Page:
The officials, who declined to be identified because they aren’t supposed to talk to the media, said clashes also took place in other parts of the city including Soura, a hotbed of protests in the past two weeks.
A senior government official and hospital authorities at Srinagar’s main hospital said that at least 17 people came there with pellet injuries. They said 12 were discharged while five with grievous injuries were admitted.
The hospital officials and a police officer told Reuters that a 65-year-old man, Mohammad Ayub of Braripora, was admitted to the hospital after he had major breathing difficulties when tear gas and chilly grenades were fired in old city area on Saturday afternoon. He died in the hospital on Saturday night and has already been buried, they said.
Javed Ahmad, age 35 and from the wealthy Rajbagh area of Srinagar, was prevented from going to the old city early Sunday morning by paramilitary police at a barricade near the city center. “I had to visit my parents there. Troops had blocked the road with concertina wire. They asked me to go back as there was curfew in the area,” he said.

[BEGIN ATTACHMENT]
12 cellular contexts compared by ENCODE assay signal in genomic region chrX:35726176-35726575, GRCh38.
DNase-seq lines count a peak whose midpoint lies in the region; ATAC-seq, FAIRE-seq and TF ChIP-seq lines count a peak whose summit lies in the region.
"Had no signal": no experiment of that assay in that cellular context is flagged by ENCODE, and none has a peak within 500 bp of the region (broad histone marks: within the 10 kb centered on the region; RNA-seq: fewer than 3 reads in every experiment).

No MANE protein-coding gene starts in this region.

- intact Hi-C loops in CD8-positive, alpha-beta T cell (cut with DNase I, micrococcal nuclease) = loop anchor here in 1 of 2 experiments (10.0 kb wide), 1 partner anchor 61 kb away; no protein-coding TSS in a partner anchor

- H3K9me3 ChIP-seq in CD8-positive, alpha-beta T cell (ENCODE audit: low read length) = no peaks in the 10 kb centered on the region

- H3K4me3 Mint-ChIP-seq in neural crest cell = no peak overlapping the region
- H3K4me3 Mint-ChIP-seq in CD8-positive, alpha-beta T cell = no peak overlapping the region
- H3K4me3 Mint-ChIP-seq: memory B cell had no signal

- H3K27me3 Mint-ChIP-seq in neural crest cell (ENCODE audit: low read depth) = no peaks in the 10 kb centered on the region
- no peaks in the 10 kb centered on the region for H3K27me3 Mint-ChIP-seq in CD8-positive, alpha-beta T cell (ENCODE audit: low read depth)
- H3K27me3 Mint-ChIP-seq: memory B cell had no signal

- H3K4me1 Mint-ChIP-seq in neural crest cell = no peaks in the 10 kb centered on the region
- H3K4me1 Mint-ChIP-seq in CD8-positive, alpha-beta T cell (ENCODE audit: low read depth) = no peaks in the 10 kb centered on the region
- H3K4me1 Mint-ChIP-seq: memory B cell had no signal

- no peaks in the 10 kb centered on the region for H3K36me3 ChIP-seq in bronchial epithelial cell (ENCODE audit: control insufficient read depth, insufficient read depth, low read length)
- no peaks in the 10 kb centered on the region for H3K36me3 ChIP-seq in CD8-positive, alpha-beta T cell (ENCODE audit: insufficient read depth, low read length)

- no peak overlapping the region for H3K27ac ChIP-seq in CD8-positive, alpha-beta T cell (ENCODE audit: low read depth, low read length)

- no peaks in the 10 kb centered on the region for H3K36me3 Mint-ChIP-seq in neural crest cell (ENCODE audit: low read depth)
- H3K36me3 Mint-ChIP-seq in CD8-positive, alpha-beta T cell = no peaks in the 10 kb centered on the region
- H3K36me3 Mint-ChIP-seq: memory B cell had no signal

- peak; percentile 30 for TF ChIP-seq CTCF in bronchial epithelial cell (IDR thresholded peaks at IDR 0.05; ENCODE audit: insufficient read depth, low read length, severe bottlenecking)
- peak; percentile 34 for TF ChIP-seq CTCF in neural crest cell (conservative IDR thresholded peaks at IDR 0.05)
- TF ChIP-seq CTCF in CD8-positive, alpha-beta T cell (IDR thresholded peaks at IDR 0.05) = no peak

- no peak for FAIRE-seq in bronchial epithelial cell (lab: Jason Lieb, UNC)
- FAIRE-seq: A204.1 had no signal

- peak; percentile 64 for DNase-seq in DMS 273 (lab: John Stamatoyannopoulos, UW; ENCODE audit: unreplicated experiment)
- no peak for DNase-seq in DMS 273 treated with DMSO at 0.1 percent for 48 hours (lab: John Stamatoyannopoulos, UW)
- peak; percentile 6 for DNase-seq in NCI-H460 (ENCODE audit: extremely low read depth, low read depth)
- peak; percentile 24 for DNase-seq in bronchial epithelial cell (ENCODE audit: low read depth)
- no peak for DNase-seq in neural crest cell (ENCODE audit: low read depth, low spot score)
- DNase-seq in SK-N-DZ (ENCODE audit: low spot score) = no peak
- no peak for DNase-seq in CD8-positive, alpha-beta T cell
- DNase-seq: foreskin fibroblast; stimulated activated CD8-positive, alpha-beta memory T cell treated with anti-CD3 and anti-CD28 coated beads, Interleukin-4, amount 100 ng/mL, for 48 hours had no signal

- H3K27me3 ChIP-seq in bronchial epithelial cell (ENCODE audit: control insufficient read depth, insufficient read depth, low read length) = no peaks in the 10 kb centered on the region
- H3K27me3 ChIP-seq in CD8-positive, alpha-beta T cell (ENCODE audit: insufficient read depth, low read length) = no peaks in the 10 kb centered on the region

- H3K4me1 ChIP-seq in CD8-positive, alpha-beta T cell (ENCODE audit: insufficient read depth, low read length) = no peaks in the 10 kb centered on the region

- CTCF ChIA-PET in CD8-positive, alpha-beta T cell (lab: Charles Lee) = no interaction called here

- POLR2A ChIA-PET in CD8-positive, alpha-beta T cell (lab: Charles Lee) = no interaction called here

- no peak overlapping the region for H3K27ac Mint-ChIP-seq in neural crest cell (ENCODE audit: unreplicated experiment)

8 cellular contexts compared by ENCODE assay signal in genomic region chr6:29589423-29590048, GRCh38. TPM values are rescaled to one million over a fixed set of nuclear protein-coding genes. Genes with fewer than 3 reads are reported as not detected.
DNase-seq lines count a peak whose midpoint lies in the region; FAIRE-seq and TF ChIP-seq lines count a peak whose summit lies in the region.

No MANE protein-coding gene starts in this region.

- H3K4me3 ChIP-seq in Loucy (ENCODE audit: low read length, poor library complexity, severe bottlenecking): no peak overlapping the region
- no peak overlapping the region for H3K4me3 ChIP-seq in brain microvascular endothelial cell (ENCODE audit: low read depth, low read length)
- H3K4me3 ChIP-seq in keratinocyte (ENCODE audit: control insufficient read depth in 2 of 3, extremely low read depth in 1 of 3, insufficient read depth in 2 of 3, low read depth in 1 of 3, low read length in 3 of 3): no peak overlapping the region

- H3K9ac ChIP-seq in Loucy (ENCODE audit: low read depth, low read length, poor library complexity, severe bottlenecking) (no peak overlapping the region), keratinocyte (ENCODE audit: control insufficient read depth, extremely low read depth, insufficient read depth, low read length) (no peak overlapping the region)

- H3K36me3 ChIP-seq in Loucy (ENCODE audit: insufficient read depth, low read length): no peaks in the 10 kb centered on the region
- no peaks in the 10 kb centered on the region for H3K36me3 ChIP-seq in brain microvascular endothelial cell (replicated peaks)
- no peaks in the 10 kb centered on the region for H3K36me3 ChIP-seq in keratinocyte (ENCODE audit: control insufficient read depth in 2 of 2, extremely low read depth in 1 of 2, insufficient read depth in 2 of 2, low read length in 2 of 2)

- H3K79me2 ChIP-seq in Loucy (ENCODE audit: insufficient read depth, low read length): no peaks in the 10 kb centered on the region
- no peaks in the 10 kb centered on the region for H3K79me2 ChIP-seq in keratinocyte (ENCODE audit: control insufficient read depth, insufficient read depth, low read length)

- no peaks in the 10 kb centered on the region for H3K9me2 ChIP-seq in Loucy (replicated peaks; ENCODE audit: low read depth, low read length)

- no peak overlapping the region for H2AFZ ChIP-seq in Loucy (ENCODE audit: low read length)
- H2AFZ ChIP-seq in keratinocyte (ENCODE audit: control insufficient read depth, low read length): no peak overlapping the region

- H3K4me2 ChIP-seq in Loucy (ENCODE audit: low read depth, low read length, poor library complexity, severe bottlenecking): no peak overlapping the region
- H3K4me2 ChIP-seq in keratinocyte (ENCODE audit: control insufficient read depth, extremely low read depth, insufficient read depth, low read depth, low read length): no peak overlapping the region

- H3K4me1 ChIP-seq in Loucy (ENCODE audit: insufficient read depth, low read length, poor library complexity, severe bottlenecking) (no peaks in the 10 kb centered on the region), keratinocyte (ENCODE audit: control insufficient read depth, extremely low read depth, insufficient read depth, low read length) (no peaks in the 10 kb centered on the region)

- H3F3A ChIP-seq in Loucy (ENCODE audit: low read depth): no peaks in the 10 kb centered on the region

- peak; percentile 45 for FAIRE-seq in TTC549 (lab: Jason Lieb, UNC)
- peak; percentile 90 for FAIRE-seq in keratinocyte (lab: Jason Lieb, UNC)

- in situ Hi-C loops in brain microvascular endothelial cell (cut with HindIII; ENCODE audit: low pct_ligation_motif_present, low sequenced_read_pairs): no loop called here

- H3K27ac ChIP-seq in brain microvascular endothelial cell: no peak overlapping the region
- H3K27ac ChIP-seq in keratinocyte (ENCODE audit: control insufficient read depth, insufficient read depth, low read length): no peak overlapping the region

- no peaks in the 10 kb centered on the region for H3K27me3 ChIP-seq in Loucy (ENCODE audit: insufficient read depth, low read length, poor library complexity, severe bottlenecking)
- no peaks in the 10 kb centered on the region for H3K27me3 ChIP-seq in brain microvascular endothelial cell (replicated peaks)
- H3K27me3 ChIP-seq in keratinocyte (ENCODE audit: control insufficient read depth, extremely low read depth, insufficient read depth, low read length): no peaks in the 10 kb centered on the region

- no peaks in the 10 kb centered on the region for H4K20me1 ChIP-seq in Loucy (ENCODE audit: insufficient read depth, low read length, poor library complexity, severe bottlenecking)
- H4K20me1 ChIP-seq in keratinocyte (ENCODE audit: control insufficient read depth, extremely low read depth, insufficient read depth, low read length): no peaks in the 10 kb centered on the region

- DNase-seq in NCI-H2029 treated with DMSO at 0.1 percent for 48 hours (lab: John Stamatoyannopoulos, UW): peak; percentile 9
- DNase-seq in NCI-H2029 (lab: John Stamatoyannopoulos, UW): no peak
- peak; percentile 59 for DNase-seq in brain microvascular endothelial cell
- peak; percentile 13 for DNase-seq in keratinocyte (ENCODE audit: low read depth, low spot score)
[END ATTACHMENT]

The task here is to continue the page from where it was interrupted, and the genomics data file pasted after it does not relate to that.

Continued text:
Telephone landlines were restored in parts of the city on Saturday after a 12-day blackout and the state government said most telephone exchanges in the region would start working by Sunday evening. Internet and cell phones remain blocked in Kashmir.
More than 500 political or community leaders and activists remained in detention, and some have been flown to prisons outside the state.
For 30 years in the part of Kashmir that it controls, India has been fighting a revolt in which at least 50,000 people have been killed. Critics say the decision to revoke autonomy will cause further alienation and fuel the armed resistance.
The change will allow non-residents to buy property in Jammu and Kashmir, and end the practice of reserving state government jobs for local residents.
Prime Minister Narendra Modi’s government has said the measure is necessary to integrate Kashmir fully into India and speed up its development.